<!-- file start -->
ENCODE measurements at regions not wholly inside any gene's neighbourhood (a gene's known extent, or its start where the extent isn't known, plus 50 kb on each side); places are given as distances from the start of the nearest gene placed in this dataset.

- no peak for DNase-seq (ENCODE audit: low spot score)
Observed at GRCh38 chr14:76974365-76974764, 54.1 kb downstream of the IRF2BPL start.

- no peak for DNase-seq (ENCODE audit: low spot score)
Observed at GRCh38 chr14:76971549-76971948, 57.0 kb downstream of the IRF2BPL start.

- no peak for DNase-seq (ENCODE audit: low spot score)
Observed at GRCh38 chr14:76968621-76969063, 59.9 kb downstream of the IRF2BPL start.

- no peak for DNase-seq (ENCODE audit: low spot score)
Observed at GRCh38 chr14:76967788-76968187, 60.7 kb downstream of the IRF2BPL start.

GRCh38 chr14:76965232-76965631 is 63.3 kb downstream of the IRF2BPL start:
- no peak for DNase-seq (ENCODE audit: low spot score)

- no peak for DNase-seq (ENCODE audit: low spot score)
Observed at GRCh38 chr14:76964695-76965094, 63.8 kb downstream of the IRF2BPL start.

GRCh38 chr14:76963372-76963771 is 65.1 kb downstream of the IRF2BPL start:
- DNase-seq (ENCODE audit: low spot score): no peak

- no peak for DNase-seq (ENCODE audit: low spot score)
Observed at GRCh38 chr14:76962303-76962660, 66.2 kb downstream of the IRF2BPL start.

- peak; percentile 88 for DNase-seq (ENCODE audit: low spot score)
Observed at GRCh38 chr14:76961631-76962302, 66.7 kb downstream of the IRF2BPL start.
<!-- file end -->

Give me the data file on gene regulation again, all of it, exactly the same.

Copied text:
ENCODE measurements at regions not wholly inside any gene's neighbourhood (a gene's known extent, or its start where the extent isn't known, plus 50 kb on each side); places are given as distances from the start of the nearest gene placed in this dataset.

- no peak for DNase-seq (ENCODE audit: low spot score)
Observed at GRCh38 chr14:76974365-76974764, 54.1 kb downstream of the IRF2BPL start.

- no peak for DNase-seq (ENCODE audit: low spot score)
Observed at GRCh38 chr14:76971549-76971948, 57.0 kb downstream of the IRF2BPL start.

- no peak for DNase-seq (ENCODE audit: low spot score)
Observed at GRCh38 chr14:76968621-76969063, 59.9 kb downstream of the IRF2BPL start.

- no peak for DNase-seq (ENCODE audit: low spot score)
Observed at GRCh38 chr14:76967788-76968187, 60.7 kb downstream of the IRF2BPL start.

GRCh38 chr14:76965232-76965631 is 63.3 kb downstream of the IRF2BPL start:
- no peak for DNase-seq (ENCODE audit: low spot score)

- no peak for DNase-seq (ENCODE audit: low spot score)
Observed at GRCh38 chr14:76964695-76965094, 63.8 kb downstream of the IRF2BPL start.

GRCh38 chr14:76963372-76963771 is 65.1 kb downstream of the IRF2BPL start:
- DNase-seq (ENCODE audit: low spot score): no peak

- no peak for DNase-seq (ENCODE audit: low spot score)
Observed at GRCh38 chr14:76962303-76962660, 66.2 kb downstream of the IRF2BPL start.

- peak; percentile 88 for DNase-seq (ENCODE audit: low spot score)
Observed at GRCh38 chr14:76961631-76962302, 66.7 kb downstream of the IRF2BPL start.